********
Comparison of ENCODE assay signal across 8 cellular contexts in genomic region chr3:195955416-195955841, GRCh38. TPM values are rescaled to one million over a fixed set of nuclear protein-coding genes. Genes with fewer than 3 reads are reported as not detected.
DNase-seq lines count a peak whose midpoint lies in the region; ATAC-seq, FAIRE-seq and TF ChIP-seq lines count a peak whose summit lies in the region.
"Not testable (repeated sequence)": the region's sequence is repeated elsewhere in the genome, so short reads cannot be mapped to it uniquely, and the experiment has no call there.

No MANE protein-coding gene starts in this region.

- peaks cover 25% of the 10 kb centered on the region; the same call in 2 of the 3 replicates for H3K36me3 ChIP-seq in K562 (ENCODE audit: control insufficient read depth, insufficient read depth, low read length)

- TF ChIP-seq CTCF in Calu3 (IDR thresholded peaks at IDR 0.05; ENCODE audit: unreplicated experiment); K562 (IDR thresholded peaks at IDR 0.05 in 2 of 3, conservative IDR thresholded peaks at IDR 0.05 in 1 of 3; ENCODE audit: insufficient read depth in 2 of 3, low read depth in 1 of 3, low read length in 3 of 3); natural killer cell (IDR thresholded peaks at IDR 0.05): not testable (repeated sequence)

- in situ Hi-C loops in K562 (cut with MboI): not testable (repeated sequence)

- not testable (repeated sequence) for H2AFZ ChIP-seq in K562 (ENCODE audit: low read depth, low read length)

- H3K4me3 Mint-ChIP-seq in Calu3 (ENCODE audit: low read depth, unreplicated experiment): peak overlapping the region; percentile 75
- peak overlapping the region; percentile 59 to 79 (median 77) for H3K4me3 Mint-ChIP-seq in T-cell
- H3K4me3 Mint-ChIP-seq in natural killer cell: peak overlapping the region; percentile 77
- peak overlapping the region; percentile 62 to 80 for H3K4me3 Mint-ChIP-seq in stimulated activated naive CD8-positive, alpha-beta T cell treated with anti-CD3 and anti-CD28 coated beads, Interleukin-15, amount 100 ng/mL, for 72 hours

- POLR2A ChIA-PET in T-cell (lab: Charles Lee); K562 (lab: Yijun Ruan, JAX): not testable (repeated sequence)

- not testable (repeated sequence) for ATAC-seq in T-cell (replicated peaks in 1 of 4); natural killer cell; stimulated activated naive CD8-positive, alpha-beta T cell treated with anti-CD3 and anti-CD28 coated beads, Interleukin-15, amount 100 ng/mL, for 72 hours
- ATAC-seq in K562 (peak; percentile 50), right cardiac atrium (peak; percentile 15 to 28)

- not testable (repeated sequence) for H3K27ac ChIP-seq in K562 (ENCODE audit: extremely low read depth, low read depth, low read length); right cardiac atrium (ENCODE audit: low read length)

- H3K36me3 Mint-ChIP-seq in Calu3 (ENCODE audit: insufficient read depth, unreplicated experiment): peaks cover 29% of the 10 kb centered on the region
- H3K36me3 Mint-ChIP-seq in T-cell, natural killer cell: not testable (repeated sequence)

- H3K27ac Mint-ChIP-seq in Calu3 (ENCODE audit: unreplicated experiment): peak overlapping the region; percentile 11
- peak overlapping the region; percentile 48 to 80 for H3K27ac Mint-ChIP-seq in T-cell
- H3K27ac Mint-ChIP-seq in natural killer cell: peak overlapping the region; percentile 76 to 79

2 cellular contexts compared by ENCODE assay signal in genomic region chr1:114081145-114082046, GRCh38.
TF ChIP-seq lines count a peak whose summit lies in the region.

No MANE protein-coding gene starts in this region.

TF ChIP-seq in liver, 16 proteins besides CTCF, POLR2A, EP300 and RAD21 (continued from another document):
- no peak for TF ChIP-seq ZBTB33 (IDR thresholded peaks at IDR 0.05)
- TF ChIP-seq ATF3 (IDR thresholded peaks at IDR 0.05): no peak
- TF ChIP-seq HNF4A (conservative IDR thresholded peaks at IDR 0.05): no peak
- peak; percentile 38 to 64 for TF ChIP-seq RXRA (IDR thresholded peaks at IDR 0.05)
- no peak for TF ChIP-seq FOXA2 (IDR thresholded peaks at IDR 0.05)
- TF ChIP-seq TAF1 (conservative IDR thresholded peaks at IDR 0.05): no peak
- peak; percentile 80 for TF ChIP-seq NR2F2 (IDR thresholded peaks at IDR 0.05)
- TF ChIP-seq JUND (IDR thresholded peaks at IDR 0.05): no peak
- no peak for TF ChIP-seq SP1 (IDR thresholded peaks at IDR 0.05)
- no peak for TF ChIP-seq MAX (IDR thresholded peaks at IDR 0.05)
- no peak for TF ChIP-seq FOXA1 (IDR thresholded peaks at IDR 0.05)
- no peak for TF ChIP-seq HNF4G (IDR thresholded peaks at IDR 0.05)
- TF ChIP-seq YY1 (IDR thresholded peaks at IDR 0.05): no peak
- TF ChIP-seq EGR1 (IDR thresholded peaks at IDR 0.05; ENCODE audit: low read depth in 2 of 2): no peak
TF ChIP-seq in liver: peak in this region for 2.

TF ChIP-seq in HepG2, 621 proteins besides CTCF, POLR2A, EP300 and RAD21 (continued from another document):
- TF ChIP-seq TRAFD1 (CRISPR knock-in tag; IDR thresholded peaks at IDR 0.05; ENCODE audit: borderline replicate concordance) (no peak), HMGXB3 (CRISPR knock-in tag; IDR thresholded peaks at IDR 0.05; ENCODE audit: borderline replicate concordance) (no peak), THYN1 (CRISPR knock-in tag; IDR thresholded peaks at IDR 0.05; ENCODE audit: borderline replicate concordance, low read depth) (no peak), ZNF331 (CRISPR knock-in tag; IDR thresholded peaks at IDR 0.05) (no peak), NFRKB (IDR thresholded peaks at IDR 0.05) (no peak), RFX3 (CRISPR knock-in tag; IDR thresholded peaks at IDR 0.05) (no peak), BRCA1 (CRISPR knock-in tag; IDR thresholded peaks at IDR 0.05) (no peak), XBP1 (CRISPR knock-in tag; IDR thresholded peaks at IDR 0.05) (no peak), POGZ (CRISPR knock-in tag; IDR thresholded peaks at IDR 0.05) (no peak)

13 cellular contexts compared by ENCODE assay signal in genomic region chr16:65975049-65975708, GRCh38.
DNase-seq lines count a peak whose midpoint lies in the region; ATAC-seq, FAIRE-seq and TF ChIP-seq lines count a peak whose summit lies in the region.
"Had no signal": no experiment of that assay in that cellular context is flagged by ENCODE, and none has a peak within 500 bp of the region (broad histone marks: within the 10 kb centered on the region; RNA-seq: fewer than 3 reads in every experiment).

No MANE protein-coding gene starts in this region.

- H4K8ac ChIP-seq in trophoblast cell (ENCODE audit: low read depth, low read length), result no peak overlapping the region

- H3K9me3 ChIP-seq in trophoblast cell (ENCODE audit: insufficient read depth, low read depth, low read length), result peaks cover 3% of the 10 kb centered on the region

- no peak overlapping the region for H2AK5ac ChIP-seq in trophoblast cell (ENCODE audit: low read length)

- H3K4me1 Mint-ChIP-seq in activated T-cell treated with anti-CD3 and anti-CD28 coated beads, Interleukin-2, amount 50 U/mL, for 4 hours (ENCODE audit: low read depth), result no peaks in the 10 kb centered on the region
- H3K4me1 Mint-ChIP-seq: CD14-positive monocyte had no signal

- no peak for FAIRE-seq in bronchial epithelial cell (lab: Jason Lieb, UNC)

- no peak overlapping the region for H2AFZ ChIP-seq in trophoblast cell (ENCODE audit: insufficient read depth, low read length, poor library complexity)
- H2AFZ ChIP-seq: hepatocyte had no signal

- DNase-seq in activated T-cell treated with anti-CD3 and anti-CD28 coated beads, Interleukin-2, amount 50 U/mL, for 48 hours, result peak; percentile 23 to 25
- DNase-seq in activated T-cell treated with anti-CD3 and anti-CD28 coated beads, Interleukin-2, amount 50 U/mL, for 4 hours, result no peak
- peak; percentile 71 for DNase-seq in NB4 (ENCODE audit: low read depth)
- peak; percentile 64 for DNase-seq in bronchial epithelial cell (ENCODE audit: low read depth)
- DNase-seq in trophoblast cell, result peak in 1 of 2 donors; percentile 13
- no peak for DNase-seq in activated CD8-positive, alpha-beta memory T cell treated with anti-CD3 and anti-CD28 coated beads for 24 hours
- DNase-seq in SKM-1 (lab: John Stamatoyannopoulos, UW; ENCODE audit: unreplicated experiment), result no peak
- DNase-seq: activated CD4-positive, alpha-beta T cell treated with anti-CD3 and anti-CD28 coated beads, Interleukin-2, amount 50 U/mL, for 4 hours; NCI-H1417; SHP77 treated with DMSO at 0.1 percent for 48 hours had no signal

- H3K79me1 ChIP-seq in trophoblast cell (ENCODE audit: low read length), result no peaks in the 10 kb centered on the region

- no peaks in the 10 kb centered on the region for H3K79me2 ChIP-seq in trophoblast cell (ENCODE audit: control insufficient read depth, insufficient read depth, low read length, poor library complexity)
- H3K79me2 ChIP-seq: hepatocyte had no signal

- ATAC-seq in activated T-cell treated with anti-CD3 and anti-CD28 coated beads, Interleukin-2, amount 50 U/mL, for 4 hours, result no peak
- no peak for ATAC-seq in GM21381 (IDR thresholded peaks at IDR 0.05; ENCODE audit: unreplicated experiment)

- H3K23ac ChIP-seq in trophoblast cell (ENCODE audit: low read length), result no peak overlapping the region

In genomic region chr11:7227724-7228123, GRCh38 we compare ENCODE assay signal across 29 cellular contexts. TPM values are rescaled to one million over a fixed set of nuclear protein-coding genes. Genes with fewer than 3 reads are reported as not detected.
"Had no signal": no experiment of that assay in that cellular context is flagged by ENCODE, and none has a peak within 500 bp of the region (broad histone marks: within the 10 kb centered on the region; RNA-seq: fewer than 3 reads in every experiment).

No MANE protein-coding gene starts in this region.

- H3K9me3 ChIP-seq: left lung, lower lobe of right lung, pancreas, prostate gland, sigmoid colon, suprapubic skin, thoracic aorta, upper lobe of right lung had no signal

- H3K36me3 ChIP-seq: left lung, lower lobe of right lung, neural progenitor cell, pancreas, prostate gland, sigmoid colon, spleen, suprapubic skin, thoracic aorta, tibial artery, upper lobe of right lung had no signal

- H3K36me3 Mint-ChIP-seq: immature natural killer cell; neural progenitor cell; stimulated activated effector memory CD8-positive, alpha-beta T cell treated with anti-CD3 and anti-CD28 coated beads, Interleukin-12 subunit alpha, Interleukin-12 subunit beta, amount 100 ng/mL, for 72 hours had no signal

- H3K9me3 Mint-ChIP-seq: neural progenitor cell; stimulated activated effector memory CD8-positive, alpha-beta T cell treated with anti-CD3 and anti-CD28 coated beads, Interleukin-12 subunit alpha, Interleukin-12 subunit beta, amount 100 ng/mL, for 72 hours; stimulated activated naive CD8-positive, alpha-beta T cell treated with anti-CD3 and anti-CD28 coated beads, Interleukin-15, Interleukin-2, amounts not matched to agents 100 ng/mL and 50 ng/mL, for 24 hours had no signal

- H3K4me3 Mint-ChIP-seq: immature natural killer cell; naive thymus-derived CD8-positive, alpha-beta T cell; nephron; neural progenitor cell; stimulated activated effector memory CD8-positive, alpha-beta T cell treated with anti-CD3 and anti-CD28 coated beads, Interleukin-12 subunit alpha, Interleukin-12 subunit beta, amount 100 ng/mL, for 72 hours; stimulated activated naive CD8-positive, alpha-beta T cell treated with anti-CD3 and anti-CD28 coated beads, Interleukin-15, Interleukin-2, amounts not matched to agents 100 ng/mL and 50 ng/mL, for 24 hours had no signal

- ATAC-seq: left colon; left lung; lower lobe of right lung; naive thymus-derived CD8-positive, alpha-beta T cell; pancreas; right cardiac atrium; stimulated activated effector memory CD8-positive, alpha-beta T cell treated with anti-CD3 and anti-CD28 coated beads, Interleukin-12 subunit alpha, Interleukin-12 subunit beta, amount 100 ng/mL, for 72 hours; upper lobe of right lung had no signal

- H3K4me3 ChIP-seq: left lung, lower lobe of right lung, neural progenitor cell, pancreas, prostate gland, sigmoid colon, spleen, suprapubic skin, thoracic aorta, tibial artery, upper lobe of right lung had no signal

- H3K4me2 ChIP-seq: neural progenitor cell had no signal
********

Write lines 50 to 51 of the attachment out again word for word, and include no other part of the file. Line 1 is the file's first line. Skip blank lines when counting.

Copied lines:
- H3K4me1 Mint-ChIP-seq in activated T-cell treated with anti-CD3 and anti-CD28 coated beads, Interleukin-2, amount 50 U/mL, for 4 hours (ENCODE audit: low read depth), result no peaks in the 10 kb centered on the region
- H3K4me1 Mint-ChIP-seq: CD14-positive monocyte had no signal